‘MACCH - Crossing Borders in Arts & Heritage’ is the title of the two-day conference that is being organised this year at the TEFAF by the Maastricht Centre for Arts and Culture, Conservation and Heritage. The aim of the annual MACCH conference is to bring together academic, professional and policy expertise relating to art and cultural heritage and to make this knowledge accessible to a wider audience. This year, the focus is on issues surrounding ‘cross-border’ art and cultural heritage.
MACCH is an interdisciplinary research centre for art and culture, conservation and heritage that combines diverse knowledge from different areas. The centre derives its strength from bringing together economic, legal, art historical, philosophical, sociological and practical expertise. It initiates joint research projects with researchers, professionals and students from different backgrounds. MACCH is a collaboration between four UM faculties, the Social Historic Centre Limburg (SHCL) and the Stichting Restauratie Atelier Limburg (SRAL).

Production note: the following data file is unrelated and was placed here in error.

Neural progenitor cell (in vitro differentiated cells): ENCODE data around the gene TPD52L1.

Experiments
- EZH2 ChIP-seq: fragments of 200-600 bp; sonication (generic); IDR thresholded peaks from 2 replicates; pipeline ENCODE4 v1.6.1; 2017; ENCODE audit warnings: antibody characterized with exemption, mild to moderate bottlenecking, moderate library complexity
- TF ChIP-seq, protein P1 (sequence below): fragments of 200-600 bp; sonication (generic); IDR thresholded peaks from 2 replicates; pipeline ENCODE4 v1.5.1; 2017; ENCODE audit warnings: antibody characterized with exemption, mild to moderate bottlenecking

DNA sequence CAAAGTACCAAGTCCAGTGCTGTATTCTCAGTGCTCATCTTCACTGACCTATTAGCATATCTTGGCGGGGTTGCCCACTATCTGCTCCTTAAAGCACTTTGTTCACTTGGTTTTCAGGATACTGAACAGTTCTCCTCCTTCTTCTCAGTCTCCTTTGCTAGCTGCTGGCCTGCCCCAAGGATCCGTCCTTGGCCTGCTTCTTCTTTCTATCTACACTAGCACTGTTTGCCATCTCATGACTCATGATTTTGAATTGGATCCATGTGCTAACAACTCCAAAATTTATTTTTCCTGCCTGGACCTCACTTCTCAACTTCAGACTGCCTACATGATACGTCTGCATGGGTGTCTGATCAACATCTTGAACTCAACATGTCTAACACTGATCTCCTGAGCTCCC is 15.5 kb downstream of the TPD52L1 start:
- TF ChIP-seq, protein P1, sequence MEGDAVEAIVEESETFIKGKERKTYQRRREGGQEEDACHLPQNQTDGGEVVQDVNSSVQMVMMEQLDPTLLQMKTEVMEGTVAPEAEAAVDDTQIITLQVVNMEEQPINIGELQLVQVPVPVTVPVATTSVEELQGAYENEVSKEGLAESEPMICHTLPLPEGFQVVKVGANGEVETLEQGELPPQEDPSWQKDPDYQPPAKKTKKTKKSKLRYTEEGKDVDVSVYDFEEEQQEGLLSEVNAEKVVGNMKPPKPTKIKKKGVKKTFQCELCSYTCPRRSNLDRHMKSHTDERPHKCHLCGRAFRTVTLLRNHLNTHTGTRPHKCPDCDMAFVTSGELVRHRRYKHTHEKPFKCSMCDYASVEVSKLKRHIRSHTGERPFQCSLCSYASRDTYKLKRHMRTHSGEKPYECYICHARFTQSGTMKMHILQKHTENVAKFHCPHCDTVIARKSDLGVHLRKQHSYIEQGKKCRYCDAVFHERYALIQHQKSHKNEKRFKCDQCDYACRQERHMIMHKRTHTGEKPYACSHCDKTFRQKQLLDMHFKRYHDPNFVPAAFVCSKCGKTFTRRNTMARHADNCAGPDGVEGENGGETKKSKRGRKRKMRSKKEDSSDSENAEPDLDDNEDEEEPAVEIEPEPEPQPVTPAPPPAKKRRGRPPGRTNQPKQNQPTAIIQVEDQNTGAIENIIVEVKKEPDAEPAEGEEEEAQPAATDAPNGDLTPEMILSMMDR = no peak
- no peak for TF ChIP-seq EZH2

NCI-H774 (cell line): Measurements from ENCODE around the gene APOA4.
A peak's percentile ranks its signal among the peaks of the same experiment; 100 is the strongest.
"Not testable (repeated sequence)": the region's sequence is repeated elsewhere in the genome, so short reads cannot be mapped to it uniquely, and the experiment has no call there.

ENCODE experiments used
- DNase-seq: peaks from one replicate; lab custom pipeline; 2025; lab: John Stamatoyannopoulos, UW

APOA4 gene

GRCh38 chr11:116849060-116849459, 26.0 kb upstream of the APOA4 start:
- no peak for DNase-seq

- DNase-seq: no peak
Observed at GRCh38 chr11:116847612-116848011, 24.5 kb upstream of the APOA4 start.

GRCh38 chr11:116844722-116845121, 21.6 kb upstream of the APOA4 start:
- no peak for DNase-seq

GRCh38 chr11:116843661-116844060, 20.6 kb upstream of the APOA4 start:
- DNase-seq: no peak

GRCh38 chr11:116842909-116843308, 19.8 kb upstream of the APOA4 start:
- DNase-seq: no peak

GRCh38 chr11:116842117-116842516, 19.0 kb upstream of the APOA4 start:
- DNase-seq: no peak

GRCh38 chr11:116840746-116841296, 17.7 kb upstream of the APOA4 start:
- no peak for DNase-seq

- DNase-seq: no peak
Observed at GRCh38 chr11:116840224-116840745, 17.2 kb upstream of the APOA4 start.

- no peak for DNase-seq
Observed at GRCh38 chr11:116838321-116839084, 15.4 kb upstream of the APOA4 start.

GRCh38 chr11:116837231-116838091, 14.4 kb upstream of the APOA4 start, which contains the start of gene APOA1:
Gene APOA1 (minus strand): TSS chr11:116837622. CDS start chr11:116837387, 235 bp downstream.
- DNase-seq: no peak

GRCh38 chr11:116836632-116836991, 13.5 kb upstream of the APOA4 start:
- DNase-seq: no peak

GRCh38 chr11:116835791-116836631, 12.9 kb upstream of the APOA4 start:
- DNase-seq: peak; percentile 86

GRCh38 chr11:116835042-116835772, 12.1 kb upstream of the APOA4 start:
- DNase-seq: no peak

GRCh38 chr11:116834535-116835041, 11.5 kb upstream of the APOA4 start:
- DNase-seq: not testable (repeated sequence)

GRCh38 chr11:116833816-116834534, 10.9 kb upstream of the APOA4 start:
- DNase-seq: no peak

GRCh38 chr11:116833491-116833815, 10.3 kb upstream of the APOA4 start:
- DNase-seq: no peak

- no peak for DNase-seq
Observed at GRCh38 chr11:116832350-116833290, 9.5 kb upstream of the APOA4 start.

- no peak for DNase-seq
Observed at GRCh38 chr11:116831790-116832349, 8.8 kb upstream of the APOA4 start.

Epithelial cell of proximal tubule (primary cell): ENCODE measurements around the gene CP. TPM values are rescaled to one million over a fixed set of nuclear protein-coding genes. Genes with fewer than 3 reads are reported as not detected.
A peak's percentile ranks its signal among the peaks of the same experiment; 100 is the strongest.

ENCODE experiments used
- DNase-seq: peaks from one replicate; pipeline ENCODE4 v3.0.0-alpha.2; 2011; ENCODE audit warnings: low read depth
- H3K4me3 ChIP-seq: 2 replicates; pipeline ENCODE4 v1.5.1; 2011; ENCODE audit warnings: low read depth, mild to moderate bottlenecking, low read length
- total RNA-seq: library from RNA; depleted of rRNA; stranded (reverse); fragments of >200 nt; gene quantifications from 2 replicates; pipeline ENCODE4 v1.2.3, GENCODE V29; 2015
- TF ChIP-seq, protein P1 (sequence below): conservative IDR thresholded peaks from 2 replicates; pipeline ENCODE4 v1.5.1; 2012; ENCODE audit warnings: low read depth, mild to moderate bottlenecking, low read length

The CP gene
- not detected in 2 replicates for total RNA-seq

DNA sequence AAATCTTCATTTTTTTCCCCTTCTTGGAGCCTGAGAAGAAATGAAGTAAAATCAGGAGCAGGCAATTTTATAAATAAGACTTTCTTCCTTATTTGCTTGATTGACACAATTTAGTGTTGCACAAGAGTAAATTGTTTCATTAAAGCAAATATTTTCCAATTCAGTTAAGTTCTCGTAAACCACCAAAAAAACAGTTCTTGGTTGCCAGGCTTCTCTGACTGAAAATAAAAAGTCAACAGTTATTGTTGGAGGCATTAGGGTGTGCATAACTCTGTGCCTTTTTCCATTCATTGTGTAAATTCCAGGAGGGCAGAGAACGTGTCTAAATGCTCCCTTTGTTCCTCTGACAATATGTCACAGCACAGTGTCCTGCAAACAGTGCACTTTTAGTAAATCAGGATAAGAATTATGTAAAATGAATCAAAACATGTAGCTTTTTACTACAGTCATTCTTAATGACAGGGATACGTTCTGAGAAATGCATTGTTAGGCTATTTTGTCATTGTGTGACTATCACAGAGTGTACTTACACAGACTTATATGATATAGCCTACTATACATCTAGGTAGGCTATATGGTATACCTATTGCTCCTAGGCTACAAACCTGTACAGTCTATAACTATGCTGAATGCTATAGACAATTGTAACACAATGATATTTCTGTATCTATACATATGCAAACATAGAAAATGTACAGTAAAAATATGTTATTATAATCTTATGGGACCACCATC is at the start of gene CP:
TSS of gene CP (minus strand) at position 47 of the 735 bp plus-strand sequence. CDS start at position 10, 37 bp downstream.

Need for documentation
Without a statute of limitations, defendants can be forced to conduct extensive and costly archival research to check whether a claim that goes back to the French Revolution, for example, is actually valid. Van Vliet: “Not everyone can afford that. Witnesses are no longer alive and, furthermore, archives are sometimes destroyed, incomplete or damaged by fire. But if you can’t contradict the claim with documentation, you run the risk of losing the case. That’s why we have statutes of limitations for this. You can argue about how long this time period should be for works of art, but should you be able to reclaim an artwork that might have been stolen hundreds of years ago?”